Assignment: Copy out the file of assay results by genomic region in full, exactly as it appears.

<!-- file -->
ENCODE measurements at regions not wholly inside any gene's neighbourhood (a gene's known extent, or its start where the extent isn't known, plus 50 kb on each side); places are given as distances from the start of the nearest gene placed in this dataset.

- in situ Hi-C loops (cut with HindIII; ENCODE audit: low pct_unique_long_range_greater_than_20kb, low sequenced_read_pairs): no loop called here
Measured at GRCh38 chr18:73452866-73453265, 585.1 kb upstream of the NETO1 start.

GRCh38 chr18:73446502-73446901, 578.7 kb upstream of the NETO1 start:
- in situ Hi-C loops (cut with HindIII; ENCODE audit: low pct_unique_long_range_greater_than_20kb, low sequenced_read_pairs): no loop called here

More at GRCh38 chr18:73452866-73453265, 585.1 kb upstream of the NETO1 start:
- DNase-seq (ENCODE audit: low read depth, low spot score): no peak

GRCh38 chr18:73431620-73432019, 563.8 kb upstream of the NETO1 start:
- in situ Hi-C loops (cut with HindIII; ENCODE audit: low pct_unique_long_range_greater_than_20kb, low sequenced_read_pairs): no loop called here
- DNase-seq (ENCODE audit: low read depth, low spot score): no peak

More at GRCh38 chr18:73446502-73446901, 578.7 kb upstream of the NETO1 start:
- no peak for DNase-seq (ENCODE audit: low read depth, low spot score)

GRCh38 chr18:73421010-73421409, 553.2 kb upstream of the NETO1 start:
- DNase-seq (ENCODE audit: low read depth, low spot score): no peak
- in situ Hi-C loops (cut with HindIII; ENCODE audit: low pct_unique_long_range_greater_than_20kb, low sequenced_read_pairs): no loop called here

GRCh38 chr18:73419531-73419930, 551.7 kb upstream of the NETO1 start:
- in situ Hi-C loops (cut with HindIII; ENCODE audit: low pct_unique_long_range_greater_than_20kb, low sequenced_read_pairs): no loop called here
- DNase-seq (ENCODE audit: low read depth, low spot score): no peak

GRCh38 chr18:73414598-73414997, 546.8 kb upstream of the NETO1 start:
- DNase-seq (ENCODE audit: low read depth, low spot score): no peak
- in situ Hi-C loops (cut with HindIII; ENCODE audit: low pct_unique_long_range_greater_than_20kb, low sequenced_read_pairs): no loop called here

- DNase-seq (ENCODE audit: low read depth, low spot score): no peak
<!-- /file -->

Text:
ENCODE measurements at regions not wholly inside any gene's neighbourhood (a gene's known extent, or its start where the extent isn't known, plus 50 kb on each side); places are given as distances from the start of the nearest gene placed in this dataset.

- in situ Hi-C loops (cut with HindIII; ENCODE audit: low pct_unique_long_range_greater_than_20kb, low sequenced_read_pairs): no loop called here
Measured at GRCh38 chr18:73452866-73453265, 585.1 kb upstream of the NETO1 start.

GRCh38 chr18:73446502-73446901, 578.7 kb upstream of the NETO1 start:
- in situ Hi-C loops (cut with HindIII; ENCODE audit: low pct_unique_long_range_greater_than_20kb, low sequenced_read_pairs): no loop called here

More at GRCh38 chr18:73452866-73453265, 585.1 kb upstream of the NETO1 start:
- DNase-seq (ENCODE audit: low read depth, low spot score): no peak

GRCh38 chr18:73431620-73432019, 563.8 kb upstream of the NETO1 start:
- in situ Hi-C loops (cut with HindIII; ENCODE audit: low pct_unique_long_range_greater_than_20kb, low sequenced_read_pairs): no loop called here
- DNase-seq (ENCODE audit: low read depth, low spot score): no peak

More at GRCh38 chr18:73446502-73446901, 578.7 kb upstream of the NETO1 start:
- no peak for DNase-seq (ENCODE audit: low read depth, low spot score)

GRCh38 chr18:73421010-73421409, 553.2 kb upstream of the NETO1 start:
- DNase-seq (ENCODE audit: low read depth, low spot score): no peak
- in situ Hi-C loops (cut with HindIII; ENCODE audit: low pct_unique_long_range_greater_than_20kb, low sequenced_read_pairs): no loop called here

GRCh38 chr18:73419531-73419930, 551.7 kb upstream of the NETO1 start:
- in situ Hi-C loops (cut with HindIII; ENCODE audit: low pct_unique_long_range_greater_than_20kb, low sequenced_read_pairs): no loop called here
- DNase-seq (ENCODE audit: low read depth, low spot score): no peak

GRCh38 chr18:73414598-73414997, 546.8 kb upstream of the NETO1 start:
- DNase-seq (ENCODE audit: low read depth, low spot score): no peak
- in situ Hi-C loops (cut with HindIII; ENCODE audit: low pct_unique_long_range_greater_than_20kb, low sequenced_read_pairs): no loop called here

- DNase-seq (ENCODE audit: low read depth, low spot score): no peak